Trump Admin Weakens Obama-Era Rule to Limit Toxic Waste From Coal Plants
The Trump administration announced that it would roll back a rule from 2015 that was put in place to limit the amount of toxic chemicals that are in the wastewater of coal plants, according to The Washington Post.
The rule insisted that coal plants invest in newer technologies to treat their wastewater so toxic heavy metals like lead, selenium and arsenic are not leached into nearby rivers and streams where they can damage fragile ecosystems and also seep into drinking water, as The Washington Post reported.
The new regulations put forth by the U.S. Environmental Protection Agency (EPA), which is run by Andrew Wheeler, a former lobbyist for the coal industry, allows coal plants to dial back their investment in new technologies; the regulations delay the date that plants needed to be in compliance, and they exempt some coal-fired plants from taking any corrective or pollution-limiting action, according to The New York Times.
The compliance date is pushed back to 2025 for some plants. The ones exempted from the rule are done so with the expectation that they will be retired by 2028.
The "effluent limitations" regulations that the EPA rolled out Monday will save the coal industry $140 million, according to Reuters.
"Newer, more affordable pollution control technologies and flexibility on the regulation's phase-in will reduce pollution and save jobs at the same time," said Wheeler, as Reuters reports.
The Obama administration had said that the 2015 rule would limit 1.4 billion pounds of toxic pollutants from entering U.S. waterways each year. Coal plants use scrubbers to capture mercury, sulfur dioxide and heavy metals that would be emitted through smoke stacks. That rule has been in place since the 1980s, but what to do with those trapped pollutants is a thorny issue. Coal plants had been allowed to dump them into nearby waterways until the 2015 rule took effect, according to The New York Times.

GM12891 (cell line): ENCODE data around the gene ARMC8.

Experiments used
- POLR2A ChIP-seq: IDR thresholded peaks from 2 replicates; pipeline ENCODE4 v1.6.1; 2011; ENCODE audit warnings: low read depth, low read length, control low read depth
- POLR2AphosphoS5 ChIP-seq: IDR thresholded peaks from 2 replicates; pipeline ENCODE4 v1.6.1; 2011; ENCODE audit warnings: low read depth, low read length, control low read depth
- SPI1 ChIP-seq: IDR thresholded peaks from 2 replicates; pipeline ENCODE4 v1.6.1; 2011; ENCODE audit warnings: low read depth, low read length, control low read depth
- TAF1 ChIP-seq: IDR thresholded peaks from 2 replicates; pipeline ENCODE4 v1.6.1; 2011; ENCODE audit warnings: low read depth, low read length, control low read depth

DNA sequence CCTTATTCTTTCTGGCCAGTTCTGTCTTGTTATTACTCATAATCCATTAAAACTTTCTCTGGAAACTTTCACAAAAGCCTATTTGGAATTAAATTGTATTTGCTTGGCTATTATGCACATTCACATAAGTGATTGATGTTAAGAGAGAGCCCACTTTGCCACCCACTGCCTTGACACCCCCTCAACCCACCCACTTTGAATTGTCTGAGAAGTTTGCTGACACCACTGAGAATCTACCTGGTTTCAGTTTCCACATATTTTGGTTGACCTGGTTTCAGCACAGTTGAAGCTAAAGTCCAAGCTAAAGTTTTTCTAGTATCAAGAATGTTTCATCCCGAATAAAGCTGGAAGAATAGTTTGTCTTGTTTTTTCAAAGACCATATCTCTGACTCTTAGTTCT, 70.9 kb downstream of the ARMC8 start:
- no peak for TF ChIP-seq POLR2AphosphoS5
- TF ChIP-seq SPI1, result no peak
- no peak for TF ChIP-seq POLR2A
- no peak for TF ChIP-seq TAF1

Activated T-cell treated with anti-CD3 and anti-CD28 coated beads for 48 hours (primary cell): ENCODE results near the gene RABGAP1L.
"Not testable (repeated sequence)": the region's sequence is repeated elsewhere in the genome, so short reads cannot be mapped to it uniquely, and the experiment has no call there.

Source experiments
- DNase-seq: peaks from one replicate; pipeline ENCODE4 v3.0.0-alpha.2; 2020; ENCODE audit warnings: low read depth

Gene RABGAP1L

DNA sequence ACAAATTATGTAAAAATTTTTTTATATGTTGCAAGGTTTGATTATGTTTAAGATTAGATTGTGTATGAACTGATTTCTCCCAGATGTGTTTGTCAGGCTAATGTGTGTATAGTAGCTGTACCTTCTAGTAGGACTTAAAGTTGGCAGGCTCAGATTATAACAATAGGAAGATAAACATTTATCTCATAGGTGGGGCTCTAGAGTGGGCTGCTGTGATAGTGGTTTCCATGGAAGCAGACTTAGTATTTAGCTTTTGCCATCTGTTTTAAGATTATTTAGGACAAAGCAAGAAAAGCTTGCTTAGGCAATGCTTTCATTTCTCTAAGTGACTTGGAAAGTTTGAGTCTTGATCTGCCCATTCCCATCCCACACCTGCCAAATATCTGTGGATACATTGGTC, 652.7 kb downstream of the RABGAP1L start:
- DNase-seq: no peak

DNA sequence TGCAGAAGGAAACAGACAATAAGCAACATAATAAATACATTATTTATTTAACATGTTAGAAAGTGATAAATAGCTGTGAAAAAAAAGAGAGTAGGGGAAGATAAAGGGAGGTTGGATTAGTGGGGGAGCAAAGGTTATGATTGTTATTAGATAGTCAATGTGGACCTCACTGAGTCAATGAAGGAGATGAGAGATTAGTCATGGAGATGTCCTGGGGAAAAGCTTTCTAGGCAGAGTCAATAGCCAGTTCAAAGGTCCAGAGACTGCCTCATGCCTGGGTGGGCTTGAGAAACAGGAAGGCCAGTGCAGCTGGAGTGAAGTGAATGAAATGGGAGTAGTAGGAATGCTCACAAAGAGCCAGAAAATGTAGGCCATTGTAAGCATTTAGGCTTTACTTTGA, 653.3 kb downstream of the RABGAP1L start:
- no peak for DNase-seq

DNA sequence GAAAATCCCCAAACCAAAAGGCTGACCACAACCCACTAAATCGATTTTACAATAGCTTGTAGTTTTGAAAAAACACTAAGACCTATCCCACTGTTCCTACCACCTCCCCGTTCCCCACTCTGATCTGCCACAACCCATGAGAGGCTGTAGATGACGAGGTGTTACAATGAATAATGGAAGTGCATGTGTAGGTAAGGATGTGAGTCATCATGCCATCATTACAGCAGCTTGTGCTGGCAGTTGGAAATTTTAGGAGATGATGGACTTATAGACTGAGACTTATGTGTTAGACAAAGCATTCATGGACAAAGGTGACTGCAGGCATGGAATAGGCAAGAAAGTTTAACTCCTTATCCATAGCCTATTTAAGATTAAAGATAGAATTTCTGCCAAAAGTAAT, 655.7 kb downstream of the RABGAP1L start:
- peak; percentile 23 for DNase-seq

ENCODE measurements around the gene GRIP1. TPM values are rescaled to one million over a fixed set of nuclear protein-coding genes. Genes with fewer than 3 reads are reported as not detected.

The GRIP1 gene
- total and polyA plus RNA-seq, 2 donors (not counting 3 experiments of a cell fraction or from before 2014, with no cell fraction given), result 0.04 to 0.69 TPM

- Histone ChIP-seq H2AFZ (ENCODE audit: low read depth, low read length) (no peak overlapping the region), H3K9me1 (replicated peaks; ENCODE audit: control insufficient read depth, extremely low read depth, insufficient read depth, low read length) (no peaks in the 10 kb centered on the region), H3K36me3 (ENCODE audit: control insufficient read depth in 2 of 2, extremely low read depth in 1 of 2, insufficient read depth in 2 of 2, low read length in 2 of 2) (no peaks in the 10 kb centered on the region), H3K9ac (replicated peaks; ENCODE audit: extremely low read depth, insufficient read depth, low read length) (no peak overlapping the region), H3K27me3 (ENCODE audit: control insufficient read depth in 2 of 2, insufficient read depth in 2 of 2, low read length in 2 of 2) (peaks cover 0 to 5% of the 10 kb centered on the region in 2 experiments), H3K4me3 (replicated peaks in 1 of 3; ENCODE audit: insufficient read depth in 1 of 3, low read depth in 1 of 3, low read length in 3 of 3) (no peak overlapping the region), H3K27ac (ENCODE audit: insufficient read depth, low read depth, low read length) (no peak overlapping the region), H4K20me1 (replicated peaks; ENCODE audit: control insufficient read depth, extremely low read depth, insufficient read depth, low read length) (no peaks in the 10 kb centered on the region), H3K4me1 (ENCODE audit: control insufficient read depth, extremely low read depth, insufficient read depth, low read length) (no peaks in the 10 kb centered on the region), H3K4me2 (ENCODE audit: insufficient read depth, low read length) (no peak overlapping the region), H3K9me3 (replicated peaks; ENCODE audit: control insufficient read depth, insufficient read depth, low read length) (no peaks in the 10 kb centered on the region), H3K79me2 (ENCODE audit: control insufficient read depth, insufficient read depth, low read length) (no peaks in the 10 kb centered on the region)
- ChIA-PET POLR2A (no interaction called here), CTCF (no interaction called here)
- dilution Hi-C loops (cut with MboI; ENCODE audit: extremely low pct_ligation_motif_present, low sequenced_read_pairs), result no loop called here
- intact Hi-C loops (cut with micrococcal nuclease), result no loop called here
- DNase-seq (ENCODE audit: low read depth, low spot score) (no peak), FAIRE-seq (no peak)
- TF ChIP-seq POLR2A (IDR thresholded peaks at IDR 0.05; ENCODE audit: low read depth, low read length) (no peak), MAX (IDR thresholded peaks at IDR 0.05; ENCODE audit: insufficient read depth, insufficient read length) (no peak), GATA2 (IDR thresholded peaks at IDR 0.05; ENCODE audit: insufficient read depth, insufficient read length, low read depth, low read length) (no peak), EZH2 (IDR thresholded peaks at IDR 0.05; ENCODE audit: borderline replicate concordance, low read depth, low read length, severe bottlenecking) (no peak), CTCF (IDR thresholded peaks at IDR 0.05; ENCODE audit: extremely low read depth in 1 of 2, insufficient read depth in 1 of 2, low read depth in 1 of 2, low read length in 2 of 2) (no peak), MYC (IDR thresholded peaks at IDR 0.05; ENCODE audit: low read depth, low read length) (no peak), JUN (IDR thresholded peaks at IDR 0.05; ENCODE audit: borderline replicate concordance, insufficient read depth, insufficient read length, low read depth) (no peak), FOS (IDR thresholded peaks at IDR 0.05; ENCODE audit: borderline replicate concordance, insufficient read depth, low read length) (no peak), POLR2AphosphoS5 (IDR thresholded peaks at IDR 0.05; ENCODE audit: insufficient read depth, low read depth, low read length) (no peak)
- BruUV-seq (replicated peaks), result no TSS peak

And yet, without evidence, the current EPA said it expects the same or even greater pollution reductions because coal plants will supposedly adopt the newer technologies voluntarily. The EPA's math is based on the assumption that 30 percent of coal plants will implement technologies that are beyond the regulations required by the EPA, according to The Guardian.
"It's clear from this rule that a relatively inexpensive treatment technology is available – the one that they made voluntary – that would eliminate the toxic contamination of drinking water supplies and is very affordable. And yet they did not require it," said Betsy Southerland, an Obama EPA water official, to The Guardian. "People should be very concerned."
Environmental activists quickly criticized the rule as a gift to the coal industry and a shortsighted measure that ignored the health of the wildlife and people that live near coal plants, according to The Washington Post.
Thomas Cmar, an attorney with Earthjustice, told The New York Times that the EPA's actions will allow older, dirtier coal plants to stay alive longer since they do not have to invest in upgrades.
"There are dozens of water bodies around the country where the local water is significantly impacted by this type of direct dumping of toxic metals from power plants," said Cmar to The Times.
Cmar said Earthjustice will attempt to stop the rollback in court.
"Giving coal companies a free pass to dump more toxic heavy metals like mercury and arsenic into our waters is a travesty," Brett Hartl, government affairs director for the Center for Biological Diversity, said in an email, to The Washington Post. "This shameless handout will allow greater amounts of these dangerous pollutants to be spewed directly into our waterways, threatening public health and pushing hundreds of aquatic endangered species, including salmon, sturgeon and hellbender salamanders, closer to extinction."
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Four years ago, Jacob Abel cast his first presidential vote for Donald Trump. As a young conservative from Concord, North Carolina, the choice felt natural.